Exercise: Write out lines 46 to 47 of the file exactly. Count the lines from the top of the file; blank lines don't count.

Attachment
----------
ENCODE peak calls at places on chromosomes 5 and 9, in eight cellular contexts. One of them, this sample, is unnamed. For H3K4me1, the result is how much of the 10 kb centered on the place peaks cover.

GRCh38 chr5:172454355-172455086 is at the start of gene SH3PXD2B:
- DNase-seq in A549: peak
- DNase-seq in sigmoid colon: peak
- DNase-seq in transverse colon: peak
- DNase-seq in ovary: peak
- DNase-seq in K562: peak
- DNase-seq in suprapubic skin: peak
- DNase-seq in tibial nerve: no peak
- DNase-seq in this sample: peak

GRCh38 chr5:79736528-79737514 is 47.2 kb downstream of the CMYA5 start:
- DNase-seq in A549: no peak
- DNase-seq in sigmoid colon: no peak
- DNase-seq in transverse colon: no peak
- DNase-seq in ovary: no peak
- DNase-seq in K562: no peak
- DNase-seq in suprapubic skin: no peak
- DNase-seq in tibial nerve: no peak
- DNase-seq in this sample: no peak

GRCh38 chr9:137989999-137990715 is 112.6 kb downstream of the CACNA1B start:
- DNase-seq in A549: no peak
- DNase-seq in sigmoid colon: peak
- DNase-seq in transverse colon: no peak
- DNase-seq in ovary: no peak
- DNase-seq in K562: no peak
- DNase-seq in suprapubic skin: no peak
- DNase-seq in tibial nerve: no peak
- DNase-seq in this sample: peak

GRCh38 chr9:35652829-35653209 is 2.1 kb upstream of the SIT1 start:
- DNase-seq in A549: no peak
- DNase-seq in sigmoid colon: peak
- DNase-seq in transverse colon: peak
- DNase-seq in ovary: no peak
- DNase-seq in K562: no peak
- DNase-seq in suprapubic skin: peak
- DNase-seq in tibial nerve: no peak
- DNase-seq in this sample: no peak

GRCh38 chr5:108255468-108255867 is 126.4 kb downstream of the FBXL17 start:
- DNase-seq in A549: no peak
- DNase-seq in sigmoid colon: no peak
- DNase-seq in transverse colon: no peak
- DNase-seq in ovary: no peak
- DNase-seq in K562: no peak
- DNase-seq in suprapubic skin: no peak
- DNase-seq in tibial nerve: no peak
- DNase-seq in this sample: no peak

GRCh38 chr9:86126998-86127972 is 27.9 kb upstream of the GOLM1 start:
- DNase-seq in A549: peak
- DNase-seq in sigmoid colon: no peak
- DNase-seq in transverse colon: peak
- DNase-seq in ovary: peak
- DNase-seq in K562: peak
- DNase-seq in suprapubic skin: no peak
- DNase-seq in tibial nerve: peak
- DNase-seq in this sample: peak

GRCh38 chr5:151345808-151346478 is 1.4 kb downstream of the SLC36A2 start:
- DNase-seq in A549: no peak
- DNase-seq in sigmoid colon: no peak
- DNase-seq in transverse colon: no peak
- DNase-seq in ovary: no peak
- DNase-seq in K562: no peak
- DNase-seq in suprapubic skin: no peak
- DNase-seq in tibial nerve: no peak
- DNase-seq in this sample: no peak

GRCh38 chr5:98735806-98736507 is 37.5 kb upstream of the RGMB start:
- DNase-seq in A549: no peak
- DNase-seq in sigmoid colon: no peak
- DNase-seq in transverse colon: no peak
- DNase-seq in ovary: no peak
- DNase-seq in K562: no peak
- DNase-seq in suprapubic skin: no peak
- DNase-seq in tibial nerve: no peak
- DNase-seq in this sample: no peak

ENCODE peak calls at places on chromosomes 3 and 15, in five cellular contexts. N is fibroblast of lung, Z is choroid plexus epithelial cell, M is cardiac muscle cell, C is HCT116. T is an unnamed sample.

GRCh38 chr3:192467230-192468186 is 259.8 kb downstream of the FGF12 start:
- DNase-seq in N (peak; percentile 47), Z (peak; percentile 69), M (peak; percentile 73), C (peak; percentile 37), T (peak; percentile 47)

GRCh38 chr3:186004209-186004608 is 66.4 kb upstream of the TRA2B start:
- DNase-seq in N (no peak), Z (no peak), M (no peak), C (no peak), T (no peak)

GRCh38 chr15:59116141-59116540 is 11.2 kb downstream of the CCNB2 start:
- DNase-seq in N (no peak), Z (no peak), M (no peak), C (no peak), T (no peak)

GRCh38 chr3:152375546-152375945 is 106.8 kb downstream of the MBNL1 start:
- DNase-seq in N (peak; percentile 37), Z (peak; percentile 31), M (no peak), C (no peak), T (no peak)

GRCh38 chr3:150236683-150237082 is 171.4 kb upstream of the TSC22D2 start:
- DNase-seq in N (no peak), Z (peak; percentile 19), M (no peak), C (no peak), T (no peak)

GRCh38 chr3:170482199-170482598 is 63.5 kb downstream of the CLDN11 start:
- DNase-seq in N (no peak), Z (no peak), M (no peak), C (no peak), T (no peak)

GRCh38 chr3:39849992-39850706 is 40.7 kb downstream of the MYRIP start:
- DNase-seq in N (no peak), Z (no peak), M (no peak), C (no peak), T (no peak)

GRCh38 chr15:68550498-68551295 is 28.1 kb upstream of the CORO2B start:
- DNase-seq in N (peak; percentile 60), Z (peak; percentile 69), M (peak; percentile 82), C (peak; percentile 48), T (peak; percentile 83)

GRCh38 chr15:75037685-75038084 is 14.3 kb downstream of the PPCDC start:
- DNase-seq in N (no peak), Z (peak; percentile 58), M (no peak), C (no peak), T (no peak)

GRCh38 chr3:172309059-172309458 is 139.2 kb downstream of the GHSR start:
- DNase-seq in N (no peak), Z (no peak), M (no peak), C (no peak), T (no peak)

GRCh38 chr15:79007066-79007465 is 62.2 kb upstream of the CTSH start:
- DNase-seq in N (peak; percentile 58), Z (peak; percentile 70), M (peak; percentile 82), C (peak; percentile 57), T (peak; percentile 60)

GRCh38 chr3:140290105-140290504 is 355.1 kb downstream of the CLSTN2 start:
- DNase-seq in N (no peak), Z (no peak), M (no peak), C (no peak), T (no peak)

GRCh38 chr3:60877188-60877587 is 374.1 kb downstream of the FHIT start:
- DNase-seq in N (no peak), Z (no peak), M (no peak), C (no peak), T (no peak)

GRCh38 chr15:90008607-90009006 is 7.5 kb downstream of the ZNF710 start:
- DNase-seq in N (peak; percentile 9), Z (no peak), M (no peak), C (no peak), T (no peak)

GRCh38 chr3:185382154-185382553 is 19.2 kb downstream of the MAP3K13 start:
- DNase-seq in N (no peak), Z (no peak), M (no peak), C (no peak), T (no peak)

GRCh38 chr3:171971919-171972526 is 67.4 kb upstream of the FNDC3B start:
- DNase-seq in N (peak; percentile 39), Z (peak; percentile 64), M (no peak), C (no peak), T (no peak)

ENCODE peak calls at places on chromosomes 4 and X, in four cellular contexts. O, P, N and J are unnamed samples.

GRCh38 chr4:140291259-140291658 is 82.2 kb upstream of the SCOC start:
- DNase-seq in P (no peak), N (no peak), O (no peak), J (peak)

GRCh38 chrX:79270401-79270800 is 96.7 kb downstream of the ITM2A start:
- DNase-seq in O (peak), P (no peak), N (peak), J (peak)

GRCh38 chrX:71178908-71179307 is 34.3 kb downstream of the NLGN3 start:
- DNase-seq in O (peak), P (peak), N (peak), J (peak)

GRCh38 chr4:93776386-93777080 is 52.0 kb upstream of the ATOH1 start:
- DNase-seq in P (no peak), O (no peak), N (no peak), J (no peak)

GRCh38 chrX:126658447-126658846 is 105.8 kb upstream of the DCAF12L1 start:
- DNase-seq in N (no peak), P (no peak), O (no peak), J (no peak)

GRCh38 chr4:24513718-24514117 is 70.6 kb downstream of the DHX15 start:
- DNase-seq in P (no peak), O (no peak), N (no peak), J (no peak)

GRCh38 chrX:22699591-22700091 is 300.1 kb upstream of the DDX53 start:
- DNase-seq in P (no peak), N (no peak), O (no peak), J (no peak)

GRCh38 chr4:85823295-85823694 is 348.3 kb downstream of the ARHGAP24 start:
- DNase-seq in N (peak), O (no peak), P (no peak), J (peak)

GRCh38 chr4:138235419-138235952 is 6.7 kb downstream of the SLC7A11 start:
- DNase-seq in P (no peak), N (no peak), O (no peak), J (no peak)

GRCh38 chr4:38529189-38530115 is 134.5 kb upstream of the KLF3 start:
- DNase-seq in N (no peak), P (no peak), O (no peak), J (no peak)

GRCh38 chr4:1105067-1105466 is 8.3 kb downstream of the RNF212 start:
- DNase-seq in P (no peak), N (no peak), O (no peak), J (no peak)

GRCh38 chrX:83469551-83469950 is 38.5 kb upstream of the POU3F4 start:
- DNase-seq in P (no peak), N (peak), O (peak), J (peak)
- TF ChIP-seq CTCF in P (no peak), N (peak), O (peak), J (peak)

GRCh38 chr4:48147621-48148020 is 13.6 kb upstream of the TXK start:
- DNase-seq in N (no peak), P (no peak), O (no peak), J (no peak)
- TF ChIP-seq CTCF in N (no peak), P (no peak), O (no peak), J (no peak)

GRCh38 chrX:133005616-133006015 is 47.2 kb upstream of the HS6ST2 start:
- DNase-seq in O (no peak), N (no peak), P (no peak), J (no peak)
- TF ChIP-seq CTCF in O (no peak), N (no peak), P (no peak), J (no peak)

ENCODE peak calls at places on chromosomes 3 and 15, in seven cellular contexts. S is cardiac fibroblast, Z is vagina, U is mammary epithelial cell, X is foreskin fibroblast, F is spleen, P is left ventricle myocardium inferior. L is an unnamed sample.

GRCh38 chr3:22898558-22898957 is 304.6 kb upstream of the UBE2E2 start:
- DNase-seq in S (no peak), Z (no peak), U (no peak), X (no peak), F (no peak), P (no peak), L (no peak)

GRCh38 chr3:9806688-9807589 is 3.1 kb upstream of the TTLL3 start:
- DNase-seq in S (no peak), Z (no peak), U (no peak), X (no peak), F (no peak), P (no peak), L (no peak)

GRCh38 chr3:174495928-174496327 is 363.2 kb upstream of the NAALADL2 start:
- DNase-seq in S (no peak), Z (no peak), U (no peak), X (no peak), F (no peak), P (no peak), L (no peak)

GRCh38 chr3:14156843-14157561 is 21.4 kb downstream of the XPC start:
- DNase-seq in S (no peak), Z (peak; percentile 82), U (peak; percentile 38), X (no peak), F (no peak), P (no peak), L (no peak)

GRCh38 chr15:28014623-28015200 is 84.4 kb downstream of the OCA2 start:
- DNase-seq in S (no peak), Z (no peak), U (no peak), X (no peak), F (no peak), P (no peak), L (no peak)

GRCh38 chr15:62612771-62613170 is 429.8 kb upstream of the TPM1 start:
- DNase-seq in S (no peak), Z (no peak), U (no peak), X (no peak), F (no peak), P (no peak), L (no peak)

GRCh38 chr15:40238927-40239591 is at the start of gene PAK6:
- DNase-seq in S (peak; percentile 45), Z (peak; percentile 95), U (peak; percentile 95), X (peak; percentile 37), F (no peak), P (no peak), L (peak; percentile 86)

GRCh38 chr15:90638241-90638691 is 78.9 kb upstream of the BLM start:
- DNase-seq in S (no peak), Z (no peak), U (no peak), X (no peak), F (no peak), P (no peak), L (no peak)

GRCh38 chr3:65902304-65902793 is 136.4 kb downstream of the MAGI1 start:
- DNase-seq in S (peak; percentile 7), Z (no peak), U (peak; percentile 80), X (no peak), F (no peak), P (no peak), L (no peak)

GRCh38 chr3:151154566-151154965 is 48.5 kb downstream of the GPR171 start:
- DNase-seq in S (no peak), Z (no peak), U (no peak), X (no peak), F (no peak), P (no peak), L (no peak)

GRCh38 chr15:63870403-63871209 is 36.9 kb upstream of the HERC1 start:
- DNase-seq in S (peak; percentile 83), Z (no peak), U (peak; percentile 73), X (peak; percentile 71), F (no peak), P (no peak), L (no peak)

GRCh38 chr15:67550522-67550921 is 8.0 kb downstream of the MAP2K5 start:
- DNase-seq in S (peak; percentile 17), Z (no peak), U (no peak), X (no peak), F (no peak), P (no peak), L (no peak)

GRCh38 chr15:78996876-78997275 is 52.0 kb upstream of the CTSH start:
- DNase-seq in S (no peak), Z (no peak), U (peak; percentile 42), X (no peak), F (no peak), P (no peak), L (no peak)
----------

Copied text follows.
- DNase-seq in this sample: no peak

GRCh38 chr9:86126998-86127972 is 27.9 kb upstream of the GOLM1 start: